The finalists for WashingtonExec’s Chief Officer Awards were announced April 15, and we’ll be highlighting some of them until the event takes place virtually May 27.
Next is Chief Technology Officer Award finalist Steve Orrin, who’s the federal chief technology officer at Intel Corp. Here, he talks professional achievements, proud career moments, shaping the next generation of industry leaders and more.
What key achievements did you have in 2019/2020?
Over the last year, I’ve worked on a variety of interesting projects, including helping a major government agency leverage the latest hardware, BIOS and software specs to secure its telework platform. This was a critical project during the beginning of the COVID-19 pandemic as the agency needed to quickly roll out secure telework capabilities to more than 10,000 employees. I was able to quickly assemble a panel of experts from Intel, government and other vendors to help this agency achieve its goal.
I also worked with my military customers — both technical and procurement professionals — to better understand how artificial intelligence and advanced sensing can be leveraged for Intelligence, Surveillance and Reconnaissance. We worked on an architecture that enables inference and analysis at the edge while utilizing the cloud and the data center to analyze results and trends at scale.
For instance, this architecture could be used to enable change detection via computer vision at the edge, a complex AI process, while the data center continues to centralize the collection and analysis of the data and inferences across hundreds or thousands of sensors over long periods of time.
What has made you successful in your current role?
One of my most important functions is to work directly with government as a proactive partner and strategist to help agencies solve some of their biggest technological challenges. I also help them understand Intel’s architecture and how it fits into their mission space. Conversely, I serve as the voice of the customer back into Intel to describe and translate government requirements into our technologies.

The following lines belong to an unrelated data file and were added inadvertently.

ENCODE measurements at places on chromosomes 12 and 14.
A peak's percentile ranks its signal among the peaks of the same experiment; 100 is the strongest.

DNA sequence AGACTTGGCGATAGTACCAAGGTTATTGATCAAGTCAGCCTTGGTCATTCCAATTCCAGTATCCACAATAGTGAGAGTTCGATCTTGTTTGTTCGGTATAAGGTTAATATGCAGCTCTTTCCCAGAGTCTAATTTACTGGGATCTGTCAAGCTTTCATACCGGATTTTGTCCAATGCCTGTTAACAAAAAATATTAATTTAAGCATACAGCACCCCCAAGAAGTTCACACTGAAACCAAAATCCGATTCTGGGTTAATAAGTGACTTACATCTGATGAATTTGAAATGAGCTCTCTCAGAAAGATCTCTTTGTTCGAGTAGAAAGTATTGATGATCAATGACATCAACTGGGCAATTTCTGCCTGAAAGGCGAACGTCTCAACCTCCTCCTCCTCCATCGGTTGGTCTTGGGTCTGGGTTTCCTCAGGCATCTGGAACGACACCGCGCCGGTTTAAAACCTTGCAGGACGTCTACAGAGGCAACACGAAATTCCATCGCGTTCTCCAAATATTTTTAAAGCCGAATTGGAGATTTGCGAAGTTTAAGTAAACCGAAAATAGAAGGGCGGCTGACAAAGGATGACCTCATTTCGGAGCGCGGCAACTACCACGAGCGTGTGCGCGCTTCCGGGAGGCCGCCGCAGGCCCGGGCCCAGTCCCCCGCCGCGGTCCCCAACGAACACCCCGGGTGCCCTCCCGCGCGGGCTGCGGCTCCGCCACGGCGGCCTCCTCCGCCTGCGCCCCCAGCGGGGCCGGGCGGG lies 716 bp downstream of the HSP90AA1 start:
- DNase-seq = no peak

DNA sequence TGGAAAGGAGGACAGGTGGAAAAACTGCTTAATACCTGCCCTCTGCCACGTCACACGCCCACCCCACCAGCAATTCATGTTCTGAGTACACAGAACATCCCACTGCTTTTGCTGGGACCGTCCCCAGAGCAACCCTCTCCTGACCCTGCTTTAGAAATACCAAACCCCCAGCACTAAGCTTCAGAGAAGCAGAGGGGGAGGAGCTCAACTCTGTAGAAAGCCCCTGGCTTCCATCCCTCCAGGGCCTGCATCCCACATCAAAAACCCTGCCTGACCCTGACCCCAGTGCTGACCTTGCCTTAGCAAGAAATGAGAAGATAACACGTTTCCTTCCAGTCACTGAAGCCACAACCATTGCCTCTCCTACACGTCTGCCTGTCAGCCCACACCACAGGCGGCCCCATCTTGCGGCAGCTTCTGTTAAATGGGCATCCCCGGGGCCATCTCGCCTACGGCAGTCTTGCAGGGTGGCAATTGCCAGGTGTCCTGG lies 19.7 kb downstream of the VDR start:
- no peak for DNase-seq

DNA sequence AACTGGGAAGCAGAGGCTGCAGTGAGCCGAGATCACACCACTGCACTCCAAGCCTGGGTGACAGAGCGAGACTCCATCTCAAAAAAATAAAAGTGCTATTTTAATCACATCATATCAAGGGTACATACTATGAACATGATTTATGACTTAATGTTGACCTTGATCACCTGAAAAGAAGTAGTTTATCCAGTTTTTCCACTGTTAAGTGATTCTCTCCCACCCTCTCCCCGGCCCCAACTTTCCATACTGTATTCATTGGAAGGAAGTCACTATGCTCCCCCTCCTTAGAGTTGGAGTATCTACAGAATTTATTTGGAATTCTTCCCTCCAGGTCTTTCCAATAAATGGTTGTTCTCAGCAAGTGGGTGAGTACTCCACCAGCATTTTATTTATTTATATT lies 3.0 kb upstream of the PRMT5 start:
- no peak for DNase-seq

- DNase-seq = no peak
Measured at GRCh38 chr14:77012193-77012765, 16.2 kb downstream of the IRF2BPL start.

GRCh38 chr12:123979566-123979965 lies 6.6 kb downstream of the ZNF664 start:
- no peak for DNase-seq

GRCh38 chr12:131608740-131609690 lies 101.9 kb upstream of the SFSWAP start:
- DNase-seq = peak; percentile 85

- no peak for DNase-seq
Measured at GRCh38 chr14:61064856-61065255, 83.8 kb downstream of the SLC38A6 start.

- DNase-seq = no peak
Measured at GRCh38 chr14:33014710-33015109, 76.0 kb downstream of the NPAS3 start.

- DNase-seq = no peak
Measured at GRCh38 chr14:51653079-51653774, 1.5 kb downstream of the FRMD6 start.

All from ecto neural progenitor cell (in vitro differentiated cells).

Over the years, I’ve also developed a reputation as a convener between different organizations within the public sector technology ecosystem. Intel is a partner-centric organization, and I work to make sure that the right players are together around the table at the right time.
What are your primary focus areas going forward, and why are those so important to the future of the nation?
Currently, I’m working closely with the government on a secure supply chain initiative. This work focuses on everything from availability to trust and transparency across the supply chain. I’m helping the government and members of its partner ecosystem gain better visibility into software and hardware supply chains to strengthen supply chain assurance.
I’m also working closely with the military to ensure system readiness by securing a variety of advanced systems, including sensors, vehicles, planes, naval platforms and unmanned systems. Together, we’re studying the development workflow environment and leveraging hardware-based security capabilities to protect the integrity and secure run time of code during the entire development lifecycle.
How do you help shape the next generation of government leaders/industry leaders?
I really enjoy providing guidance and sharing best practices about future and current cybersecurity risks and how technologies can be applied in coordination to address those risks. The cybersecurity ecosystem is incredibly complex, and unfortunately, there’s no silver bullet when it comes to risk mitigation. It takes people, processes and technologies working in concert to solve cybersecurity challenges.
I would encourage my government customers to take a holistic view of the mission space and consider how the right technologies, policies and training can work together.
Looking back at your career, what are you most proud of?
I’ve been lucky to be part of some very interesting initiatives. I helped to start the web application security market back in the early 2000s, which encouraged enterprises to think about security earlier in the development lifecycle. Now, everyone is talking about shifting security to the left, but 20 years ago, this was a brand-new concept.
I had the opportunity to work with NIST and the Intel ecosystem to launch trusted cloud back when cloud was still a nascent concept. We created a reference architecture and identified an initial customer to establish trust in virtual cloud environments. Now, there’s a whole ecosystem that has spun up around trusted cloud.
Currently, I’m working with my customers on ground-breaking research to solve some very challenging problems and working to foster innovation and a pathfinding spirit within government. It’s incredibly gratifying.
What’s your best career advice for those who want to follow in your footsteps?
Continuously learn new things and surround yourself with people smarter than you are. Also, take ownership of things and go do them. Don’t wait for permission all the time. Sometimes, it’s important to push the envelope and break some glass.